How is the corrupting power of female sexuality presented in chapters 3 and 4 of Of Mice and Men?

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Of Mice and Men is a 1937 novella written by Nobel laureate John Steinbeck. It depicts the lives of George and Lennie, two migrant farm-workers on a quest for stable jobs, good income and a better life during the Great Depression in the United States.

In it, we learn of the aspirations, hopes and dreams of the characters and their need to be acknowledged as someone who made it in life. Loneliness and isolation are also a common theme in the novel and play a big role in many of the character’s lives, as is the importance of friendship. Social themes typical of the time period the novel was written and published in, such as sexism, racism, prejudice and the position of women in the Great Depression, are also present. Among these social concepts, there is also the secondary theme of femininity and female sexuality, mainly presented through Curley’s wife. This is mostly prominent in chapter 3 and especially chapter 4.

It is evident that women do not hold a high status in Of Mice and Men. They are only viewed as sexual objects and their worth is only presented through their ability to please the men. Steinbeck further solidifies this by not naming his female characters. Some even argue that the novel might be better if there were no women in it. But, by showcasing the position of women in the Great Depression and the sexism and discrimination they faced, Steinbeck actually portrays them as victims and even gives depth to some of his female characters, such as Curley’s wife.

She is in no way an innocent flower, but she is a person that has hopes and dreams of her own, and often finds the cure for her loneliness in flirting with other men. Because of her behavior, Lennie thinks that she is a dangerous woman that can bring only trouble. He thinks she can corrupt the men with her attractiveness and coquettish nature and cost them their jobs. He tells her that she has no business flirting with other men, as she has a husband. In response, she calls Lennie, Crooks and Candy the “weak ones”, as they couldn’t go to the brothel and proceeds to mock them.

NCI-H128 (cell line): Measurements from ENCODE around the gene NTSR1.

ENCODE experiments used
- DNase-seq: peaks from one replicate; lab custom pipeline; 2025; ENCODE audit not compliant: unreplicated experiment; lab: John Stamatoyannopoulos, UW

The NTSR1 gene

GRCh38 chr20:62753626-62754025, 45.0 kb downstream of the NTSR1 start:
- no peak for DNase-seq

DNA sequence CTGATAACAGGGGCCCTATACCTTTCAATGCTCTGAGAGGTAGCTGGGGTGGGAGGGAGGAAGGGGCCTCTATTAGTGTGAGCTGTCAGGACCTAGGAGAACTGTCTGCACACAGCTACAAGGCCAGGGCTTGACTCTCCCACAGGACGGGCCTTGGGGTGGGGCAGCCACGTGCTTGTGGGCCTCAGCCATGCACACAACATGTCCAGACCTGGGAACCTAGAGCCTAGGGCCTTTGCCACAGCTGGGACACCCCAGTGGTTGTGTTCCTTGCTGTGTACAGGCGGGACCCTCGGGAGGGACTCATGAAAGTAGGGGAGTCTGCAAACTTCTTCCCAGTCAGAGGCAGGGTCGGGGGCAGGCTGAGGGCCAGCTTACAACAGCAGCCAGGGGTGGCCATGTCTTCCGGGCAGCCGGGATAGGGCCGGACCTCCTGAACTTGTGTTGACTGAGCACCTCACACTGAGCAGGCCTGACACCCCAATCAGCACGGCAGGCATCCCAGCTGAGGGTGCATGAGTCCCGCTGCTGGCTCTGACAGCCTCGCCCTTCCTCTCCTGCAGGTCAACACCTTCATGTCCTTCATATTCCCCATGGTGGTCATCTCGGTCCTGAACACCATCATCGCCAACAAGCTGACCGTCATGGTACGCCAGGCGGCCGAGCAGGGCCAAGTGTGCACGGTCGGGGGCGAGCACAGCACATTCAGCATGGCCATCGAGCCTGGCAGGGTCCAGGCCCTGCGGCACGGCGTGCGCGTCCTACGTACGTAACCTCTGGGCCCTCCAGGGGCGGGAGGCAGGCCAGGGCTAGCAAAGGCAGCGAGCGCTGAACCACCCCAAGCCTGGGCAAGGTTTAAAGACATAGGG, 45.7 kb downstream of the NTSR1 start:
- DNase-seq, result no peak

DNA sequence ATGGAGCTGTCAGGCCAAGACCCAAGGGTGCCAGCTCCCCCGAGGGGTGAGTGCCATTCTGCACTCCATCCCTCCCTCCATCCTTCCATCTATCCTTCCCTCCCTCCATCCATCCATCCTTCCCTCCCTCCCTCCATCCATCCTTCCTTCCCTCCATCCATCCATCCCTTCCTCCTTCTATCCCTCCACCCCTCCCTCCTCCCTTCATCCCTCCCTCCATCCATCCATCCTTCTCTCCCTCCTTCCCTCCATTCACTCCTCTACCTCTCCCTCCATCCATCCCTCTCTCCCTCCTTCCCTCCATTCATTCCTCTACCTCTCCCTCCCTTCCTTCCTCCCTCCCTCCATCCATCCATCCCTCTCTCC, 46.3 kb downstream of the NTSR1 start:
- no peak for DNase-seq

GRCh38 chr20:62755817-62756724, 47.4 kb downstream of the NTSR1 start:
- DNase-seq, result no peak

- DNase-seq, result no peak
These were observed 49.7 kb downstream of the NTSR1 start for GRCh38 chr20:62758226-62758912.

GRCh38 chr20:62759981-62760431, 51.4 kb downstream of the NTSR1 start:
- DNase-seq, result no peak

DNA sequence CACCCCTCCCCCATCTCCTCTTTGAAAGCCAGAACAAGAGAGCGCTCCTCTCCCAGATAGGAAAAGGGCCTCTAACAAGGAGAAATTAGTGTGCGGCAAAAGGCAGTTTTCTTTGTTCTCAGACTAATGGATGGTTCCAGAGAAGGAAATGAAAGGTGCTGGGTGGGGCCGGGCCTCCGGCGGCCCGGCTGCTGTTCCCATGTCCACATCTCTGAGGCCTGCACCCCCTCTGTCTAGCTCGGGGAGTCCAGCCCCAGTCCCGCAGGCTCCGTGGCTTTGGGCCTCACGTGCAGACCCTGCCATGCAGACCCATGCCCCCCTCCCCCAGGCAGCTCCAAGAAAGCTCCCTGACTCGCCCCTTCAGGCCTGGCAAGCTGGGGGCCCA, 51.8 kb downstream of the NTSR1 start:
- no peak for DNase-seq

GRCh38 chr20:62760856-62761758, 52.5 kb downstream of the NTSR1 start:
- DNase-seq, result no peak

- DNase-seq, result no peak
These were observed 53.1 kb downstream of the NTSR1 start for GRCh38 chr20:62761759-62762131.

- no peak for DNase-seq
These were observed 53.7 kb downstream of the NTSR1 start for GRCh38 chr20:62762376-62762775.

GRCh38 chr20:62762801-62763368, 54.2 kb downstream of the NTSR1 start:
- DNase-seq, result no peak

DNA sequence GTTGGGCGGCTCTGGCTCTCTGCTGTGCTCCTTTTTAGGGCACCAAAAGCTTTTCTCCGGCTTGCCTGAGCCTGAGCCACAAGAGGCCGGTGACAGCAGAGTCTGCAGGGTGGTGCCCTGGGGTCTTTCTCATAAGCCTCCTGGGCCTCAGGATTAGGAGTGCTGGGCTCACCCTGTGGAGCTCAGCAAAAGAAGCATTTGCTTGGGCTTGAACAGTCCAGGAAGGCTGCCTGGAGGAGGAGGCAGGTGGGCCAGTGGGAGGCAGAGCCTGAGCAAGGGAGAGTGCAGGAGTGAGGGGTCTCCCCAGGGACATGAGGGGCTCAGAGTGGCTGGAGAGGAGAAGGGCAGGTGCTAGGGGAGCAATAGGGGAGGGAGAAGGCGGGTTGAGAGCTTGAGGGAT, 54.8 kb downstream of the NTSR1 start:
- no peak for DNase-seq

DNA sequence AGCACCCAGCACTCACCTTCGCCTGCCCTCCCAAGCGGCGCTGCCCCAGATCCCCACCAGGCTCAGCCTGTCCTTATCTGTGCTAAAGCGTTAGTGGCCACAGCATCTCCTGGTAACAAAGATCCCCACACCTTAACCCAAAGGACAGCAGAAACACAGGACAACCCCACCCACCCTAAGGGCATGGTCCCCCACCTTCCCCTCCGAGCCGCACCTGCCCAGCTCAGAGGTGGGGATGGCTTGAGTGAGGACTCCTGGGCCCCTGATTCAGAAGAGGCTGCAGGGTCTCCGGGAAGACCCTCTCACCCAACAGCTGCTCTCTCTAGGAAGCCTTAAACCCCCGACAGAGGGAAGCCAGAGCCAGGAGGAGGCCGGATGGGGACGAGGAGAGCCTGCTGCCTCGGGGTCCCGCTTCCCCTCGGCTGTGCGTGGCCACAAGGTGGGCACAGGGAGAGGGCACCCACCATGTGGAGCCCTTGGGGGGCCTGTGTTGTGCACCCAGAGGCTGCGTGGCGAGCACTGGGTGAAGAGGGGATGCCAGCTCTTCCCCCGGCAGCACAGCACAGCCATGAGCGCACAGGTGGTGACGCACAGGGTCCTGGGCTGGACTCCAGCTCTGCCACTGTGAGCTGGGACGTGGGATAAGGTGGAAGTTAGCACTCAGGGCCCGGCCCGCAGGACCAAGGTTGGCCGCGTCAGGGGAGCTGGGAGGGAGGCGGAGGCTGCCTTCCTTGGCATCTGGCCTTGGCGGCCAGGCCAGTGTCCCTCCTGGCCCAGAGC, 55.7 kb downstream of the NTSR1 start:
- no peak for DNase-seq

"They left all the weak ones here," she said finally. "Think I don't know where they all went? Even Curley. I know where they all went. Lennie watched her, fascinated; but Candy and Crooks were scowling down away from her eyes.”

She says how she wants to have fun and talk to other people too, since her husband is not really interested in having fun and meaningful conversations with her. We realize that her husband is a jealous, possessive man, who abuses his wife because he doesn't like it when she uses her fitting figure and witty tongue to seduce other men. She alludes to the fact that men are very much predictable when it comes to women and can easily be manipulated by a woman's beauty and sexuality:

She regarded them amusedly. "Funny thing," she said. "If I catch any one man, and he's alone, I get along fine with him. But just let two of the guys get together an' you won't talk. Jus' nothing but mad." She dropped her fingers and put her hands on her hips. "You're all scared of each other, that's what. Ever' one of you's scared the rest is goin' to get something on you.”

Having figured out that Lennie and her husband had a fight, she asks Lennie how he got his bruises and he answers that he got his hand caught in the machine, which was the same answer he gave her when she asked what happened to her husband’s hand. She laughs at his response and says that sometimes she wants to physically fight her husband as well, as he only shows interest in his wife when he wants to sleep with her.

She turned to Lennie. "I'm glad you bust up Curley a little bit. He got it comin' to him. Sometimes I'd like to bust him myself.”

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